If we are trying to find the lower bound then wouldn’t the number of comparisons be N, not 2 * N – 1? If the largest element is some array Ais smaller than the smallest element in some array B then at most you would only have to do N comparisons since after all of A‘s elements are placed in the merged array then the remaining elements in B‘s can simply be appended in to the merged array.

The lower bound has to be something that is true for every possible N and every possible combination of elements in both arrays, right? 2 * N – 1 seems more like it would be the upper bound since there is no way there can be more comparisons than that.

Note: I am not asking for an answer to the HW question itself as I know that is deprecated. I am confused about the implied assertion the question is making about the lower bound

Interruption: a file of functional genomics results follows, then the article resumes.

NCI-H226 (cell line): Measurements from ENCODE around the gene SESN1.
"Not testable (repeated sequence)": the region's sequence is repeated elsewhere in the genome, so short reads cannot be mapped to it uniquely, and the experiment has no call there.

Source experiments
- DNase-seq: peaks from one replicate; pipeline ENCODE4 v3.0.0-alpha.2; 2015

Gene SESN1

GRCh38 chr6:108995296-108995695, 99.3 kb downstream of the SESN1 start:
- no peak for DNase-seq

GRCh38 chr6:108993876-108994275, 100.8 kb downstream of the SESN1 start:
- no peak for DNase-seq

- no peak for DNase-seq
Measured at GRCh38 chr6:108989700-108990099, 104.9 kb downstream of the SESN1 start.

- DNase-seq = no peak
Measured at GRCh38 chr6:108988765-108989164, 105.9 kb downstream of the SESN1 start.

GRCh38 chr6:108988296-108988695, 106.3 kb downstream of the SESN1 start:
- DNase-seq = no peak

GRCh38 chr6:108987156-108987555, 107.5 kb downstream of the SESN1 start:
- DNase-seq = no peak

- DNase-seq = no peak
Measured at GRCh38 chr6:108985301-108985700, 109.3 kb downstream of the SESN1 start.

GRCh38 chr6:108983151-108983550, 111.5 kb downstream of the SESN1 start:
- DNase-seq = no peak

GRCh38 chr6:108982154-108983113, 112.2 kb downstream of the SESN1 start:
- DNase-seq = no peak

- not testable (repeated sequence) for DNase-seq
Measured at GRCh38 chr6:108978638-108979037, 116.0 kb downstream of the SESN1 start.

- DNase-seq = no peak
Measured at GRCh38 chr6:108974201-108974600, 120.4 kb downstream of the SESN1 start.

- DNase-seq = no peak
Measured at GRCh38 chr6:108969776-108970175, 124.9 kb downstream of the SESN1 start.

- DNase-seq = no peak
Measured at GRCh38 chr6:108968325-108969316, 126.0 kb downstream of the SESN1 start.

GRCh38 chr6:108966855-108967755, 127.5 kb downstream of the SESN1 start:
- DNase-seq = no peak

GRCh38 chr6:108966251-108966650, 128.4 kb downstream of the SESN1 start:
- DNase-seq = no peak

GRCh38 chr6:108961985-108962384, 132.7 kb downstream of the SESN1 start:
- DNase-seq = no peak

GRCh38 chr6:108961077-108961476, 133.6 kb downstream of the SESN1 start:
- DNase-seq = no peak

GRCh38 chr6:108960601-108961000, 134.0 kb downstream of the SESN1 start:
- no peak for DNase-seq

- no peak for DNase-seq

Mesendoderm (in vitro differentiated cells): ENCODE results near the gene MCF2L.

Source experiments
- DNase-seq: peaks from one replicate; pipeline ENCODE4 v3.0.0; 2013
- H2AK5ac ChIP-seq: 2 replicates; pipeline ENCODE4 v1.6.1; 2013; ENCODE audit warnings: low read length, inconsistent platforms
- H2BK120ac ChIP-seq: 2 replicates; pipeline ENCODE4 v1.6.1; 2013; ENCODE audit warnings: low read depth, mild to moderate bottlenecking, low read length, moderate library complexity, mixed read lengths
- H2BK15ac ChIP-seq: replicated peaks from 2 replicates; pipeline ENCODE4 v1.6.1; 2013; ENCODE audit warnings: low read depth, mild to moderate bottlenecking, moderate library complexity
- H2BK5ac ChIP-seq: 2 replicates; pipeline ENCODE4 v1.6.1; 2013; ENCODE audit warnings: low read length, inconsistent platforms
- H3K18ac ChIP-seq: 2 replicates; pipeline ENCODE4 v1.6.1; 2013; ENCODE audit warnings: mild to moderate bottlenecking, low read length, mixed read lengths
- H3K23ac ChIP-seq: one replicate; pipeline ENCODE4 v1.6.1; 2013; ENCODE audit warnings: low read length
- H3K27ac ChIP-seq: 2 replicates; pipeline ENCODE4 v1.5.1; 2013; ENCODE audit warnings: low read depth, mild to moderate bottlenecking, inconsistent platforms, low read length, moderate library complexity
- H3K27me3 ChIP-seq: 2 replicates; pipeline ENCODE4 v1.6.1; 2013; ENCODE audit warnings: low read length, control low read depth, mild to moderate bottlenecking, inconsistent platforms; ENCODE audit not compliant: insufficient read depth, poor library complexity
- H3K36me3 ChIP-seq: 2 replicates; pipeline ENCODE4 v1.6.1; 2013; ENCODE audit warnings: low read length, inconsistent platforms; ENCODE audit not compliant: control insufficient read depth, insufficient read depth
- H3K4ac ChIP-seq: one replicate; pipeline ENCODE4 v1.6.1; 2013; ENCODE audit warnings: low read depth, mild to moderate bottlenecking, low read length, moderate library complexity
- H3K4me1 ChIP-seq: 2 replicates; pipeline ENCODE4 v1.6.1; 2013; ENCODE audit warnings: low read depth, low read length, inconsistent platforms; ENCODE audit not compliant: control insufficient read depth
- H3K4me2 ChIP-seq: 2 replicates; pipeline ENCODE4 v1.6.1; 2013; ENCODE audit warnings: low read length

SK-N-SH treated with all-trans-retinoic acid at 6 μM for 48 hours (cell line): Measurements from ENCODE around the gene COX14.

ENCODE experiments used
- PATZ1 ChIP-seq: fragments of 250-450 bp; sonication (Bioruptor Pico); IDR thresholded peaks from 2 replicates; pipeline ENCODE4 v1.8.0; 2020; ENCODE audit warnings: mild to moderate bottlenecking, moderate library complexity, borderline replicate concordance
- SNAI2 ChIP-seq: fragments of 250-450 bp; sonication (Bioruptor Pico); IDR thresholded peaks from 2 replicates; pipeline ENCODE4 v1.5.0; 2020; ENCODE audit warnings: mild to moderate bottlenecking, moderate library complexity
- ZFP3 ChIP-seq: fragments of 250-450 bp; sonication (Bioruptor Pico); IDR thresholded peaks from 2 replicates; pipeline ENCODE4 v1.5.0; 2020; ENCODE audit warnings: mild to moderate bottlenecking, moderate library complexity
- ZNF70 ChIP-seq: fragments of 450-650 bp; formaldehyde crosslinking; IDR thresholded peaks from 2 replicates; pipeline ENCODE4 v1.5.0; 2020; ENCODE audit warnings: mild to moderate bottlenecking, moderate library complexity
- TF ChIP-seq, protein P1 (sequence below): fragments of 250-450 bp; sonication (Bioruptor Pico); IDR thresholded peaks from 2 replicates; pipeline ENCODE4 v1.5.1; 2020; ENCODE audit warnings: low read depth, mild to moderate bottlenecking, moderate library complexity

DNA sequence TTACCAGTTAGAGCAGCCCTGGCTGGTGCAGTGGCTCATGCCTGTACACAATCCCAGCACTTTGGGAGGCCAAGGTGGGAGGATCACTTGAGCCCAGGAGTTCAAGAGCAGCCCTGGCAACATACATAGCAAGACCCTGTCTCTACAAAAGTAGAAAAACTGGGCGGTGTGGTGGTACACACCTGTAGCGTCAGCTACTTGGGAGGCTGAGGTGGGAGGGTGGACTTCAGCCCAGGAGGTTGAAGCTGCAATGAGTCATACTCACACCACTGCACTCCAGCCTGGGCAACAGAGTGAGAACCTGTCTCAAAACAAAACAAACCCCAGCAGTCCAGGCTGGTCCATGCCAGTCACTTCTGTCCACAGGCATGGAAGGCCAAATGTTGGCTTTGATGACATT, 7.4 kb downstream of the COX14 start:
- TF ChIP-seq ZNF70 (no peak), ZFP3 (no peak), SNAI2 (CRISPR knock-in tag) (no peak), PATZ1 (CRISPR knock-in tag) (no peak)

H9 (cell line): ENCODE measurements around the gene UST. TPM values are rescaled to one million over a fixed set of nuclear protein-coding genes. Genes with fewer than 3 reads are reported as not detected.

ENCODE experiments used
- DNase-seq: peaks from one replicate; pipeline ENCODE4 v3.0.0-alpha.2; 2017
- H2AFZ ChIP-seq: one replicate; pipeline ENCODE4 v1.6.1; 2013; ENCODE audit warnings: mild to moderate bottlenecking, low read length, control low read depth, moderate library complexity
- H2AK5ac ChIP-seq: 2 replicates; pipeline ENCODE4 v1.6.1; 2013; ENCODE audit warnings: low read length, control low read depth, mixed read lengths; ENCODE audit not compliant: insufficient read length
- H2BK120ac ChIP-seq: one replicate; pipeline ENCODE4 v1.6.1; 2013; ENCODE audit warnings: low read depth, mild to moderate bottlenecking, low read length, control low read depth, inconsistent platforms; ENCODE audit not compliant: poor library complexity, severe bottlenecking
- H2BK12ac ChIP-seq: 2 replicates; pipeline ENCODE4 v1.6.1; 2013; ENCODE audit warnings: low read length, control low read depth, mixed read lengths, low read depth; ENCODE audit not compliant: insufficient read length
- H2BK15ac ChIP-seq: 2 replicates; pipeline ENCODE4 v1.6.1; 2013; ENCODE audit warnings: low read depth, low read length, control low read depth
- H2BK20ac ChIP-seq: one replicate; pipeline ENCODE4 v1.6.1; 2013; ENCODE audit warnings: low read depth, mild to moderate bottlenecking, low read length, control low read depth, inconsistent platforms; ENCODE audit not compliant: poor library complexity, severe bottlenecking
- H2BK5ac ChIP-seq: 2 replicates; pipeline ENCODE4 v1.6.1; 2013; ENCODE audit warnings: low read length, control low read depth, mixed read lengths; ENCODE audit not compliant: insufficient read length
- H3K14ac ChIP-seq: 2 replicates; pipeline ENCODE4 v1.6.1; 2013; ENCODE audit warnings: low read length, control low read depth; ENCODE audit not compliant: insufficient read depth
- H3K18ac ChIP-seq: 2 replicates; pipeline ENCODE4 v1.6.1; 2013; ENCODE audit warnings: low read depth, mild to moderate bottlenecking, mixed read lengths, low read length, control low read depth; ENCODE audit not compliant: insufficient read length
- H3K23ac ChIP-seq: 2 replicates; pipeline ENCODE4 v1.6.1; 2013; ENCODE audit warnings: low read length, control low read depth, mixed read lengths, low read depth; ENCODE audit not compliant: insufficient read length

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## Pagination on grouped / multi sorted lists

I’m currently working on a design for data heavy lists. User research showed, that users would group / multi sort those lists. this would result in a list with small header rows in between for every sort parameter.

So far so good. I’m now having a hard time, as those lists have a pagination. I would now also need to show the grouped rows over all pages which might take the user out of context…

any thoughts on how to solve the problem?

Cobo